So, combine Kid Charlemagne's advice with JackFlash's: unplug everything that could conceivably be on the same circuit as the GFCIs you can't currently reset, then try resetting them one at a time until you find one that does reset; that will be the furthest-upstream one. Then try resetting the others, one at a time, until you find the next-furthest-upstream one, and so on until you've got them all reset.

Then plug in and exercise your appliances, one at a time, until you find the one that trips the GFCIs again. It's more likely for this to be a three-pin (earthed) appliance like a space heater than a two-pin one like a typical double-insulated hair dryer, because the only way a two-pin appliance can trip a GFCI is if there really is leakage to earth via the user, and you would have felt that.

If it turns out that the problem was gross circuit overload due to too many heating appliances on the one circuit, then what will have happened is that the main breaker on that circuit will have tripped, disconnecting everything downstream of itself including all the GFCIs.

If you do indeed have the kind of GFCI that needs its reset button pressed after power is restored to it, and you have these wired in a chain (as I understand is common practice in the US) then you will need to reset them all in the correct sequence, since pressing Reset on an unpowered GFCI will do exactly nothing.
posted by flabdablet at 11:38 PM on May 10, 2012 [1 favorite]

The ground fault may well be in your wiring in which case you will need to have an electrician look at this. First though I would unplug as much as you can from the circuit, reset the circuit breaker forcefully and check the GCFIs. Perhaps the circuit breaker did not make a good connection, that is why you want to reset it (turn off, turn on). That would be simple. Less likely would be an appliance issue but you might as well disconnect everything to limit the possible causes of trouble while doing your checking.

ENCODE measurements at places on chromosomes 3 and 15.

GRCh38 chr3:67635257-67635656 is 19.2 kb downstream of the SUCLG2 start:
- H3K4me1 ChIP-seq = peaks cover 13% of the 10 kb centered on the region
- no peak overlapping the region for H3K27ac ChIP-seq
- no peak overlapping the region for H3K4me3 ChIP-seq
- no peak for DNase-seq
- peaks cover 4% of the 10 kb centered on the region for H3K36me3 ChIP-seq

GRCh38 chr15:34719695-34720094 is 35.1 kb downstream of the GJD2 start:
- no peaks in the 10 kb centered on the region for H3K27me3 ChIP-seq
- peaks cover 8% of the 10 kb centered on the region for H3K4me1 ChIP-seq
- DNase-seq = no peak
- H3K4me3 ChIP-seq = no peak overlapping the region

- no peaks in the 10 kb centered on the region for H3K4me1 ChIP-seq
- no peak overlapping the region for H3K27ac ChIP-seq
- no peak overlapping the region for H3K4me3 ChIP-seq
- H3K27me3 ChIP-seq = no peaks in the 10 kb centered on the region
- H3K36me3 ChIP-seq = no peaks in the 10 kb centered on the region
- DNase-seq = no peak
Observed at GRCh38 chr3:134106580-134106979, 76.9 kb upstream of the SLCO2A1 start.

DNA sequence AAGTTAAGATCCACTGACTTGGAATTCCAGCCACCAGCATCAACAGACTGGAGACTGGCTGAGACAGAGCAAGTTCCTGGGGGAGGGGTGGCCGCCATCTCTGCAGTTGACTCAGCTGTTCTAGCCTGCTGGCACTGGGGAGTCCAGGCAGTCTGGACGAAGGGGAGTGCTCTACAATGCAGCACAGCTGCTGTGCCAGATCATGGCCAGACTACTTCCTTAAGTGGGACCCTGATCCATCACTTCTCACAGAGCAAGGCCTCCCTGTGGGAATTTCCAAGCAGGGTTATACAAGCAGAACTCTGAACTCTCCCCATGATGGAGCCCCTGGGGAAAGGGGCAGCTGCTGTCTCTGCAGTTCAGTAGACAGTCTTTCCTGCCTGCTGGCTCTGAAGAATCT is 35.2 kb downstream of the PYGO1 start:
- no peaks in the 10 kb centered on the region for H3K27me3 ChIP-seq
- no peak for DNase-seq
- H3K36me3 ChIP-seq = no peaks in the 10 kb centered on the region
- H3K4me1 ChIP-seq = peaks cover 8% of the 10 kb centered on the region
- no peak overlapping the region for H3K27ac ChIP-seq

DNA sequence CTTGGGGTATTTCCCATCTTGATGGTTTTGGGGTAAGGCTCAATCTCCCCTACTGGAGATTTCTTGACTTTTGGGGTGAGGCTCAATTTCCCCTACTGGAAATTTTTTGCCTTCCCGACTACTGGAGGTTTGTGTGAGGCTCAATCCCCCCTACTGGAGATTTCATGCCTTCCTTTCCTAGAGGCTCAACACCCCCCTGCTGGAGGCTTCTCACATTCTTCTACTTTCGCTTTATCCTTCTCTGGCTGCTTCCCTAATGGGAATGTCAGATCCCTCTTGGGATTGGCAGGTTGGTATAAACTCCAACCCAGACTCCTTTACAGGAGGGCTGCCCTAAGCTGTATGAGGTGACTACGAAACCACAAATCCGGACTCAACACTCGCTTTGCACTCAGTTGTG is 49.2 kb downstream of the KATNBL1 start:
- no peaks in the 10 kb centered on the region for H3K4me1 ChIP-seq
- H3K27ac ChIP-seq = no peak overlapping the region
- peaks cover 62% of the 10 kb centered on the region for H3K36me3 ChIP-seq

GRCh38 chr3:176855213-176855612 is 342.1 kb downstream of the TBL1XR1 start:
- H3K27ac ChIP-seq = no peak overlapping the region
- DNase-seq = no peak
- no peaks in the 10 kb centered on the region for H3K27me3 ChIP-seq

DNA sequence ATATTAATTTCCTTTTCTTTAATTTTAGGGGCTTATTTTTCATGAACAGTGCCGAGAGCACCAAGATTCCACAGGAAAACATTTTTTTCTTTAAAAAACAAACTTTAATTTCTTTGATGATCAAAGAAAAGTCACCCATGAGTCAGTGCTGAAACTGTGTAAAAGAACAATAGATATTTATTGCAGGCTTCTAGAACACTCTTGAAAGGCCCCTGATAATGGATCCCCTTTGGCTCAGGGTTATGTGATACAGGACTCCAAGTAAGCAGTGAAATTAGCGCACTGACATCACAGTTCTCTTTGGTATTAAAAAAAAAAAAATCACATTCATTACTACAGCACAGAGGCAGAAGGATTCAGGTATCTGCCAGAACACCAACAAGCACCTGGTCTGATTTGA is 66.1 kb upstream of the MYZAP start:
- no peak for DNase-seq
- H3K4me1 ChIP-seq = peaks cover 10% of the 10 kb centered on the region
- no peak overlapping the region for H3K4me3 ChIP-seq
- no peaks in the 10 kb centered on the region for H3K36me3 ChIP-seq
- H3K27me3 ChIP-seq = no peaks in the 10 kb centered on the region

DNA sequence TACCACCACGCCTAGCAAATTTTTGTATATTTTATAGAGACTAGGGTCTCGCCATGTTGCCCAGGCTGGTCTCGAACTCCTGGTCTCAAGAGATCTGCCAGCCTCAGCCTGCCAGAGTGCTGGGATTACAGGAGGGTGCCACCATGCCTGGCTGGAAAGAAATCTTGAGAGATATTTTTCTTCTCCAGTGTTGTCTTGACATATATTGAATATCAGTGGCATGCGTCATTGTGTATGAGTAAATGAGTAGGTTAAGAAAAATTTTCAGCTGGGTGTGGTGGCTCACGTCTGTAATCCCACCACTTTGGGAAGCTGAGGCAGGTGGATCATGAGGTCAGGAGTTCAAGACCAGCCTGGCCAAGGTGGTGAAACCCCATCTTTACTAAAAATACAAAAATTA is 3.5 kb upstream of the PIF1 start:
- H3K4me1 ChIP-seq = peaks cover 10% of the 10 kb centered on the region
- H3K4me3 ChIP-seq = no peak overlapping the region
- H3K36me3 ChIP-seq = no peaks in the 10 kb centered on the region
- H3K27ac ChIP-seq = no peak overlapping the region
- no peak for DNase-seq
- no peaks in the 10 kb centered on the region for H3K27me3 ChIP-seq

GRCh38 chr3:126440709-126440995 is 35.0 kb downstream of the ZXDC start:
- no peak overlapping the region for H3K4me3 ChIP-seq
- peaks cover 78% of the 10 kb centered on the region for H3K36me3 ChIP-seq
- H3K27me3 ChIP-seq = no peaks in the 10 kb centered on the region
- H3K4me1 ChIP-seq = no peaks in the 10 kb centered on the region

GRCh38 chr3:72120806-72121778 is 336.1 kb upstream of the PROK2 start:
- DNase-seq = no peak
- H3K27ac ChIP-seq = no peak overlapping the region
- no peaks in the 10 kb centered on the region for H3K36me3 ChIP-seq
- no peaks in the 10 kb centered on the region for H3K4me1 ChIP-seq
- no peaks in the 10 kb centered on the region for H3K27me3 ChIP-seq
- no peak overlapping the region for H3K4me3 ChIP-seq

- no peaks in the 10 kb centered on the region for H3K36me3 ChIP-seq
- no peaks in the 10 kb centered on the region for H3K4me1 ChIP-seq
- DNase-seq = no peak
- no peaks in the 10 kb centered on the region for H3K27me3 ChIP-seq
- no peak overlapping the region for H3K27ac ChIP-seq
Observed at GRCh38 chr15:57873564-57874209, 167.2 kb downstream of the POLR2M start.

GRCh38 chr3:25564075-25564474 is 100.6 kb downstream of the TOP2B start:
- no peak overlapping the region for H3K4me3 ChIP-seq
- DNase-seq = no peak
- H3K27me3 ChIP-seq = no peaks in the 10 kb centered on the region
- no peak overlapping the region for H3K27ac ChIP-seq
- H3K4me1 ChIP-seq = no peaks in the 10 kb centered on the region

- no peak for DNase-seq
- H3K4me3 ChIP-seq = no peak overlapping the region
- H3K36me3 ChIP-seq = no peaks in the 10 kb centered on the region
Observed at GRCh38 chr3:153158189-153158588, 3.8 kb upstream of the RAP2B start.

posted by caddis at 6:21 AM on May 11, 2012

I don't have an ugli book in front of me, but I'm fairly certain in most municipalities you can slave 3 plugs downstream of 1 gfci. When we purchased our home, the sellers misinterpreted the inspectors words and replaced all 8 plugs in our kitchen with GFI's as well as replacing the breaker with a gfci-breaker. So on the rare occasion when something trips (my water kettle doesn't have an "off", it must be unplugged), it will make one of them flip (sometimes killing multiple plugs) and I have to go check each one until I find it. That reminds me, I need to get on top of replacing some of those outlets.

TL;DR, you may not need that many GFCI's.
posted by TomMelee at 8:03 AM on May 11, 2012

Response by poster: Tried everything suggested here. Nothing worked although I learned a small amount of physics, thanks everyone. In the end I called an electrician buddy of mine who determined that a wire leading out of one of the GFCIs had broken which I guess is something that happens over time with too many faults. Had to replace the outlets and all is well now.

In the meantime, I cut my hair really short because hair dryers are kind of a stupid waste of electricity and the 60s are over, hippie.
posted by Slarty Bartfast at 7:03 PM on May 20, 2012 [1 favorite]

a wire leading out of one of the GFCIs had broken which I guess is something that happens over time with too many faults

Spontaneous wire breakage is usually down to careless wire stripping and/or insecure or overtightened screw terminals, causing a narrow spot in the wire right where it enters the connector that can overheat under high load. It effectively forms an informal fuse, with a lower current required to blow it than the rating of the breaker that feeds it. This is not a good thing to have in your walls - proper fuses are fireproof, but PVC-insulated wire into the back of a wall socket is absolutely not.

If I were you, I'd pay your electrician buddy to check out the rest of your wiring in case the same person who created that potential house fire has left behind any more.
posted by flabdablet at 11:59 PM on May 20, 2012

To be clear, that spontaneous wire breakage is likely to be spontaneous wire meltage and would probably have caused some spitting and sparking as it happened.
posted by flabdablet at 12:01 AM on May 21, 2012